Mandy Moore Admits to Holding Out Hope 'This Is Us' Won't End With Season 6
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Describing the TV drama as the 'best job' she has ever had, the actress playing Rebecca Pearson confesses that she does not think she is 'emotionally ready to accept that this is the end.'

AceShowbiz - Mandy Moore is dreading having to bid farewell to her TV family on "This Is Us", insisting losing the "best job" of her career will be "devastating."

The hit family drama, which also stars Milo Ventimiglia and Sterling K. Brown, will come to an end after its sixth and final season, and although they have yet to begin production on the last ever episodes, the thought of parting ways with her beloved cast and crew members is already making the new mum sad.

"I don't think that I'm emotionally ready to accept that this is the end," she confessed on U.S. breakfast show "Today". "I know we have 18 more episodes, we haven't started shooting our final season yet, but this is the best job I've ever had, and the fact that I won't be with this work family anymore, it's devastating."

Acknowledging fans' reaction to the show ending, Moore added, "It's heartbreaking for us, too. I was holding out hope that somehow, something would change, but Dan Fogelman, our creator, has been very steadfast from the beginning that this show is six seasons, we have a particular story, we have a story that we're sort of working towards, so it's challenging to sort of stretch that in any way."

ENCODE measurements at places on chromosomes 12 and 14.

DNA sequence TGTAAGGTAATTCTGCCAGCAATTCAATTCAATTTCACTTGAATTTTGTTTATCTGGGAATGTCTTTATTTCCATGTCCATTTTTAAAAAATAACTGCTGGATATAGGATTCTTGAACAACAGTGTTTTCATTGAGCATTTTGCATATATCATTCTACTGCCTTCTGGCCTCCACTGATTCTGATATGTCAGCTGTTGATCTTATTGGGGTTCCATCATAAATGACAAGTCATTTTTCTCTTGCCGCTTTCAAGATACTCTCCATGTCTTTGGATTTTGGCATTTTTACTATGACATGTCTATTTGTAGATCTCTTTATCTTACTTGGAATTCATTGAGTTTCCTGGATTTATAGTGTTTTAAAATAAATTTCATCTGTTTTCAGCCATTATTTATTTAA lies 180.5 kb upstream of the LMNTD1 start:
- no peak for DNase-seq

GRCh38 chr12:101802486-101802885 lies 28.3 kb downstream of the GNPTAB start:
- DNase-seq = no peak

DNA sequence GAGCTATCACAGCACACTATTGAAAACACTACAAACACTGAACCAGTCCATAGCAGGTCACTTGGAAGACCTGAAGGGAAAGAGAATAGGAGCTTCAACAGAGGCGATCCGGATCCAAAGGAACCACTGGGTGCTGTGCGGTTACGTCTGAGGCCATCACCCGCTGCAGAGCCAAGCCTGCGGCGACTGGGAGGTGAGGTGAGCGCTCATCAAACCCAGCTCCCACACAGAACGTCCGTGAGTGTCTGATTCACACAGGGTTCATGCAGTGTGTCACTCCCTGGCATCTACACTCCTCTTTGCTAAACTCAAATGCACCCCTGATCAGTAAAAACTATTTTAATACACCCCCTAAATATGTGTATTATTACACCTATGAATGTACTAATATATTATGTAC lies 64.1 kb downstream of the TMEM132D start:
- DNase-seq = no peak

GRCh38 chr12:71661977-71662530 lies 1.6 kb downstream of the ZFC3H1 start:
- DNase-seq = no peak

Although Moore will be fighting back tears when filming eventually wraps, working on the last few seasons has given her a new charity to champion, after signing on as an ambassador for the UsAgainstAlzheimer's non-profit.

The actress decided to work with organization officials after researching the progressive disease in preparation for her role as family matriarch Rebecca Pearson, who was revealed to be in the early stages of dementia at the end of season four, which aired in 2020.

"I'm working with UsAgainstAlzheimer's, specifically with their Be Brain Powerful campaign, that is aimed at empowering women to have this conversation, to destigmatize the conversation around early detection and prevention," she explained.

"I did do a lot of research. I was startled to find out that nearly six million in this country are living with Alzheimer's, and two thirds of those are women, two thirds of the caregivers for people suffering from Alzheimer's are women as well, so there's a specific burden on women that I don't think we're talking about our brain health enough..., especially with younger women when it comes to prevention..."

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